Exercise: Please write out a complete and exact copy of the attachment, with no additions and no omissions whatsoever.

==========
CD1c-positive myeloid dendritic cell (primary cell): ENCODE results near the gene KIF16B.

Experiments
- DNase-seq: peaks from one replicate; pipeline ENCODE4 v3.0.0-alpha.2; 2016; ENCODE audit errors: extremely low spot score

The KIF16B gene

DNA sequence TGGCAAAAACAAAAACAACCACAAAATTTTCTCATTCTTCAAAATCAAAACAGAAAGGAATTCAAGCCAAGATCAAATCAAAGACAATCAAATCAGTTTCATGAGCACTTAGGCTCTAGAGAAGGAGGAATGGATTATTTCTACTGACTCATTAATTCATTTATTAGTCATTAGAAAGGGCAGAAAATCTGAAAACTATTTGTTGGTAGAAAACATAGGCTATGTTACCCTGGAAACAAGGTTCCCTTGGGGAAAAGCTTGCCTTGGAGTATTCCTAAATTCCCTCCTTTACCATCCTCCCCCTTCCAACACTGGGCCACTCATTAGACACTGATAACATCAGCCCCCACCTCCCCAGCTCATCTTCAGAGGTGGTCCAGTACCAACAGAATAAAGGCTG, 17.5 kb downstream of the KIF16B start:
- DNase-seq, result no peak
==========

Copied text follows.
CD1c-positive myeloid dendritic cell (primary cell): ENCODE results near the gene KIF16B.

Experiments
- DNase-seq: peaks from one replicate; pipeline ENCODE4 v3.0.0-alpha.2; 2016; ENCODE audit errors: extremely low spot score

The KIF16B gene

DNA sequence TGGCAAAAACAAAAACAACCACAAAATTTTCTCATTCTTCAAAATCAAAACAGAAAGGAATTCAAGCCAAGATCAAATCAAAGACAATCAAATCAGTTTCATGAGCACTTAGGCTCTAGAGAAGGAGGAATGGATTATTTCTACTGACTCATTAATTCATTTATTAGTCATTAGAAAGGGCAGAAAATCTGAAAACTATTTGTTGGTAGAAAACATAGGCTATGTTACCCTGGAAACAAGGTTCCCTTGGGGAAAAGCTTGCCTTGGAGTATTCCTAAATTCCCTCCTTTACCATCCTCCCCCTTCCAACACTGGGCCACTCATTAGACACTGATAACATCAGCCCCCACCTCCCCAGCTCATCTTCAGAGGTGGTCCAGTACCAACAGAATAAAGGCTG, 17.5 kb downstream of the KIF16B start:
- DNase-seq, result no peak